It will also show that you respect your coworkers and believe that they have a right to know not just what’s happening but why. That will help you strengthen these meaningful relationships with your cross-functional team.


Purpose-built roadmap app

By the way, this is reason number 7,329 to use a purpose-built roadmap app, rather than trying to maintain your product roadmap in a static file like a spreadsheet or slideshow. A native web app will let you make changes like this on your roadmap much more quickly and easily.

For example, with the ProductPlan app, you can easily switch any initiative from Planned (where you publish in-flight items on the main roadmap view) over to Parked with just a click.

Also, you can—and should—add a comment beside the Parked item to explain why you’ve chosen to park it.

If your product leader or other execs open your roadmap and notice something missing, they can easily find it in the Parked section, along with a brief explanation of why you moved it.

Better still: Before removing any strategic initiative from the roadmap, have that conversation with your product leader.

4. Technical details that fail to tell a story

Don’t make your product leader ask, “Why should we care about that?”

Your roadmap isn’t the place for technical specs, and it’s there to tell the compelling story behind your product.

Let’s say you’ve prioritized making your enterprise software more secure to meet customers’ regulatory needs in industries like healthcare and financial services. One project that came out of your research is to beef up your apps from 32-bit to 64-bit encryption. Offering that level of security will stop your software from getting eliminated from these customers’ searches. Solid plan.

But then, when you add that epic to your roadmap, it looks like this:

“Upgrade enterprise apps to 64-bit encryption.”

And your product leader says, “Why should we care about that?” Fair question. The encryption enhancement itself isn’t the goal, just a step toward achieving that goal.

The epic should read:

“Enhance app security to acquire more healthcare/FinServ customers.”

That tells a story!

With ProductPlan’s app, you can even add a blurb explaining your reasoning, which you can hide in the epic and make available by clicking on it. That description might read this like:

“Our research suggests health/financial markets are choosing our competitors because their regulators demand higher levels of encryption than we offer.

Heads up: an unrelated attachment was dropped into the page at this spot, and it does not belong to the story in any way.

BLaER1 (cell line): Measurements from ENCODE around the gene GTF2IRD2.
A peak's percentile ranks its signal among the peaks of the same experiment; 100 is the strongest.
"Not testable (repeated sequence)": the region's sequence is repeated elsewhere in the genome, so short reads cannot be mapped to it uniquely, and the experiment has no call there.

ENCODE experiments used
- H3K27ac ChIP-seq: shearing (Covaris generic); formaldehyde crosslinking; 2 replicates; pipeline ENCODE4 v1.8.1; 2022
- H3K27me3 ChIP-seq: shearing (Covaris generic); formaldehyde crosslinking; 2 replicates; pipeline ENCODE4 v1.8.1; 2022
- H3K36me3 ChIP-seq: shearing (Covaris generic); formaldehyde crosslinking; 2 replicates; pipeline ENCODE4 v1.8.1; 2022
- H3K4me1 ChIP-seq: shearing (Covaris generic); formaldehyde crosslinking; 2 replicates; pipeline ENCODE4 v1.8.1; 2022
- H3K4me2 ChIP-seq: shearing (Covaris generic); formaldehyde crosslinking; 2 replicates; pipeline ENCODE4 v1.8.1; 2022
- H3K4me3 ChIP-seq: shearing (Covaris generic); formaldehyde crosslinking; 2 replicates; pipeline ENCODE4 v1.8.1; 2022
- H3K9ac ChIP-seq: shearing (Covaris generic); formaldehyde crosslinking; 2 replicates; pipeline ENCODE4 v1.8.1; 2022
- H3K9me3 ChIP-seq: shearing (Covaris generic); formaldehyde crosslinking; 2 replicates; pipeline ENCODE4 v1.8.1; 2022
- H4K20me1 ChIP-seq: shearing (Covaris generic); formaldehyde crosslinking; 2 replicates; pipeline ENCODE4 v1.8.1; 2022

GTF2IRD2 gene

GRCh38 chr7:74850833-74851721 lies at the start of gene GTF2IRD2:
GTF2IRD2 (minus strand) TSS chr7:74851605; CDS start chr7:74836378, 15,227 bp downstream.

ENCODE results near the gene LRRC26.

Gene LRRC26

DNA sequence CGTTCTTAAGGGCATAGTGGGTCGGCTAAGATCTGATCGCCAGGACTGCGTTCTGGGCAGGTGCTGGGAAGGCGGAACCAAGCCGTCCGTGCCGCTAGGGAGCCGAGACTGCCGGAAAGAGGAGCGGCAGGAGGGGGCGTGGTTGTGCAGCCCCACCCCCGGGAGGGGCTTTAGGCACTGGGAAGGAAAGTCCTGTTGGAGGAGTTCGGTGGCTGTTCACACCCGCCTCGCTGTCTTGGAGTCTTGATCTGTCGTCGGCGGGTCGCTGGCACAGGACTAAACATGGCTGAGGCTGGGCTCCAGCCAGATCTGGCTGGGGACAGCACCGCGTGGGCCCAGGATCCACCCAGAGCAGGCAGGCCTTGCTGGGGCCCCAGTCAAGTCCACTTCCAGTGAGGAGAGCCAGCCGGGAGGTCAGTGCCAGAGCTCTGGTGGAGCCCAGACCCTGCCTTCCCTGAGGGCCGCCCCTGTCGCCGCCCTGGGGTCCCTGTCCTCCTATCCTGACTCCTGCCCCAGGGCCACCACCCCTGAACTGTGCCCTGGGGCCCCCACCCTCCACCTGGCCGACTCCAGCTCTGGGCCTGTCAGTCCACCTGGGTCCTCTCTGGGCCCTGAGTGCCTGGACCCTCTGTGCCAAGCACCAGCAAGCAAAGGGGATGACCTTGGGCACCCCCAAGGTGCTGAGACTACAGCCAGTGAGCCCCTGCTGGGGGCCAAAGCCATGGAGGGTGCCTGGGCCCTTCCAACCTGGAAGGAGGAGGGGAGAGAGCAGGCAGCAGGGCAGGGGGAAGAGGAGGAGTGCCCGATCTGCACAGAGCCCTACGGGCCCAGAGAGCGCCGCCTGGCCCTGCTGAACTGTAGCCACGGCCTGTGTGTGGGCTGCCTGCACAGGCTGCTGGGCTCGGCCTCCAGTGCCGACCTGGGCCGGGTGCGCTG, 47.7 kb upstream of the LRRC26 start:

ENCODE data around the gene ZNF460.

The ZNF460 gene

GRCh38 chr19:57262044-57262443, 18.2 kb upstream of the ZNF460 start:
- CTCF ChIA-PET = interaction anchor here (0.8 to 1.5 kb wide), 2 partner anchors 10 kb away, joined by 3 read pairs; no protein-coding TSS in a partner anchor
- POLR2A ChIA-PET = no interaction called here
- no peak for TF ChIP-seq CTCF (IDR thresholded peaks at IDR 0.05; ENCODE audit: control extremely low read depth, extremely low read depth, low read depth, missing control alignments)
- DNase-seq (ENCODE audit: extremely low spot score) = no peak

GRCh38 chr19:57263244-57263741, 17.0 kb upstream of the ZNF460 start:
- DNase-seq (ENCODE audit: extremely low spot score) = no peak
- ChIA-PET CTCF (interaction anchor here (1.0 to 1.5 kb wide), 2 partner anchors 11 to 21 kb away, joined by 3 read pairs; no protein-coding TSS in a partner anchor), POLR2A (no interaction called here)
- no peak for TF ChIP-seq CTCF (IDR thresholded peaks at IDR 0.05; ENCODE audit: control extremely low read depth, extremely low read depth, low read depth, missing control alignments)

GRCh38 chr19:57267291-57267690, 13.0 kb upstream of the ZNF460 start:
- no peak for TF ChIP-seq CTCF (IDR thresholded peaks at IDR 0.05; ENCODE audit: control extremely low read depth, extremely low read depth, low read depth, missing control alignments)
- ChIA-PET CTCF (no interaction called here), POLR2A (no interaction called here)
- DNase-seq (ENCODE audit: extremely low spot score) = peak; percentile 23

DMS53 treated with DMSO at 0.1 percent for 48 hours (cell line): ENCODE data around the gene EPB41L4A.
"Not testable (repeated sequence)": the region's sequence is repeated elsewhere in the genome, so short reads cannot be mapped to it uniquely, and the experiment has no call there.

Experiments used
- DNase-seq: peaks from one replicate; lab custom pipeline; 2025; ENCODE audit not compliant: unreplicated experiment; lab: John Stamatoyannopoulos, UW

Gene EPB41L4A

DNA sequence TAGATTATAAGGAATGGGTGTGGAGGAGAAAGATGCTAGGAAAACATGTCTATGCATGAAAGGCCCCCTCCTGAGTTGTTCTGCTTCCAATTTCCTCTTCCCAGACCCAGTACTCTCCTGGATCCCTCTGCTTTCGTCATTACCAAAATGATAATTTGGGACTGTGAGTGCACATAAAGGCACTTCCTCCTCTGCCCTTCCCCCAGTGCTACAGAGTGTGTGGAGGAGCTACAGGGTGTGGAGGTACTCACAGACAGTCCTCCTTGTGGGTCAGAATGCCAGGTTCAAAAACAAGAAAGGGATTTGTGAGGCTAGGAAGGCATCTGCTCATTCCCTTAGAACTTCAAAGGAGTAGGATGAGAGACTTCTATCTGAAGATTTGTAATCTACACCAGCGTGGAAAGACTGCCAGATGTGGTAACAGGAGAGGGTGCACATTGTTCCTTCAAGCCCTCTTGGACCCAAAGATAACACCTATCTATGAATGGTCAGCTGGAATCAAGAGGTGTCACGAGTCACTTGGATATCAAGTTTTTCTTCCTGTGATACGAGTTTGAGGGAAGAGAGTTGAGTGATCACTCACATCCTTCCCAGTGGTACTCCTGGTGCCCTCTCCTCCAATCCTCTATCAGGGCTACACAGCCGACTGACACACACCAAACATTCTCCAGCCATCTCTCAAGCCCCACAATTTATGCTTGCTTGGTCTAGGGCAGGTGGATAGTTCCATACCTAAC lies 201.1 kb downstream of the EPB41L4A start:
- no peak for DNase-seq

Remember, your roadmap should communicate your strategy and plans. Any technical details that fail to advance your big-picture story will only slow your readers down and make them ask, “Who cares?”

5. Lack of clarity about where the product stands now

Don’t make your product leader ask, “Where are we today?”

Anyone who opens your roadmap should be able to quickly figure out what strategic initiatives you’re working on now, the status of those items, and what projects are up next. But with the tools that most product managers use for roadmaps—spreadsheets, slideshows—conveying this information is difficult.

It would be best to keep that in mind when you build and share your roadmap. The roadmap should clarify and illuminate the details of your progress—not confuse your audience. When your executives review the epics on your roadmap, how will they know whether each one is complete, in process, or not started?

One simple solution—and reason number 7,330 to use a purpose-built roadmap app—is to create your roadmap using software that lets you update the percent complete of any item on the roadmap. The right roadmap software will also integrate with your project management apps. That way, you can sync the progress of each roadmap item with the relevant tasks your team is working on and tracking in their project management app.

In the ProductPlan app, that looks like the screen below. Those with access to the roadmap can click into a theme or epic, allowing them to see how much progress the team has made.


The key takeaway here is when you present your roadmap, or if you publish it live and invite the company to review it anytime, you always want to be able to answer—clearly and with data—the question, “Where are we today?”

Successful Roadmapping Always Comes Down to Communication

The common thread among all the pitfalls I’ve discussed in this post is lack of communication. When it comes to creating and maintaining a product roadmap that will benefit your company, the key is communicating with the relevant people every step of the way.

When you present the roadmap to your product leader or when people in other departments log in to your roadmap online to see where things stand,  you want them all to find it clear, compelling, and consistent with their expectations. You don’t want to give anyone a reason to say, “Huh?”